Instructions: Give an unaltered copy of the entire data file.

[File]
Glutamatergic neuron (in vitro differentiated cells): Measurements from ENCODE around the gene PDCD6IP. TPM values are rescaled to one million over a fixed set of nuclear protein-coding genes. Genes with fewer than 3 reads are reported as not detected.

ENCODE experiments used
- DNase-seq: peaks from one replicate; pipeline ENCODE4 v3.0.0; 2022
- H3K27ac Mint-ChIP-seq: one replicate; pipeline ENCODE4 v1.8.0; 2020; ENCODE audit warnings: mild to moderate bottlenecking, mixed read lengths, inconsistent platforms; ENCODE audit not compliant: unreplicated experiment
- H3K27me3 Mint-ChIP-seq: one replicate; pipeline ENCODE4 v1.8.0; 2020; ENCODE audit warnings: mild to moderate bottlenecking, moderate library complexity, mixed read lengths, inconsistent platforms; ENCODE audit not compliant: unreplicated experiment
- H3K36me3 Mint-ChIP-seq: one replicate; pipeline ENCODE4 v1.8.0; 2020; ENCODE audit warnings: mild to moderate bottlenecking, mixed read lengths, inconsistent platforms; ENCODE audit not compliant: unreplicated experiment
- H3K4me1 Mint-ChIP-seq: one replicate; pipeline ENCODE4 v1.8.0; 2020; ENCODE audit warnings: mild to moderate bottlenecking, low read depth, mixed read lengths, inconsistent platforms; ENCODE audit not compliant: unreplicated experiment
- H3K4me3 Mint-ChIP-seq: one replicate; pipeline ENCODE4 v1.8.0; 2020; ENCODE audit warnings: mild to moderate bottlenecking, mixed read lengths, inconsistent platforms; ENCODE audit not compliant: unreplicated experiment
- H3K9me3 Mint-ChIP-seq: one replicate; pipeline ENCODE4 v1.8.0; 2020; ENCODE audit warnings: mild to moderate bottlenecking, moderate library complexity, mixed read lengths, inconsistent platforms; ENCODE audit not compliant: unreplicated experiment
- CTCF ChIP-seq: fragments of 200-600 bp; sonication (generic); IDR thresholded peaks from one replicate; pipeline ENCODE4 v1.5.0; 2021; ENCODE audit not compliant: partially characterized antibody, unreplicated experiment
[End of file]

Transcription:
Glutamatergic neuron (in vitro differentiated cells): Measurements from ENCODE around the gene PDCD6IP. TPM values are rescaled to one million over a fixed set of nuclear protein-coding genes. Genes with fewer than 3 reads are reported as not detected.

ENCODE experiments used
- DNase-seq: peaks from one replicate; pipeline ENCODE4 v3.0.0; 2022
- H3K27ac Mint-ChIP-seq: one replicate; pipeline ENCODE4 v1.8.0; 2020; ENCODE audit warnings: mild to moderate bottlenecking, mixed read lengths, inconsistent platforms; ENCODE audit not compliant: unreplicated experiment
- H3K27me3 Mint-ChIP-seq: one replicate; pipeline ENCODE4 v1.8.0; 2020; ENCODE audit warnings: mild to moderate bottlenecking, moderate library complexity, mixed read lengths, inconsistent platforms; ENCODE audit not compliant: unreplicated experiment
- H3K36me3 Mint-ChIP-seq: one replicate; pipeline ENCODE4 v1.8.0; 2020; ENCODE audit warnings: mild to moderate bottlenecking, mixed read lengths, inconsistent platforms; ENCODE audit not compliant: unreplicated experiment
- H3K4me1 Mint-ChIP-seq: one replicate; pipeline ENCODE4 v1.8.0; 2020; ENCODE audit warnings: mild to moderate bottlenecking, low read depth, mixed read lengths, inconsistent platforms; ENCODE audit not compliant: unreplicated experiment
- H3K4me3 Mint-ChIP-seq: one replicate; pipeline ENCODE4 v1.8.0; 2020; ENCODE audit warnings: mild to moderate bottlenecking, mixed read lengths, inconsistent platforms; ENCODE audit not compliant: unreplicated experiment
- H3K9me3 Mint-ChIP-seq: one replicate; pipeline ENCODE4 v1.8.0; 2020; ENCODE audit warnings: mild to moderate bottlenecking, moderate library complexity, mixed read lengths, inconsistent platforms; ENCODE audit not compliant: unreplicated experiment
- CTCF ChIP-seq: fragments of 200-600 bp; sonication (generic); IDR thresholded peaks from one replicate; pipeline ENCODE4 v1.5.0; 2021; ENCODE audit not compliant: partially characterized antibody, unreplicated experiment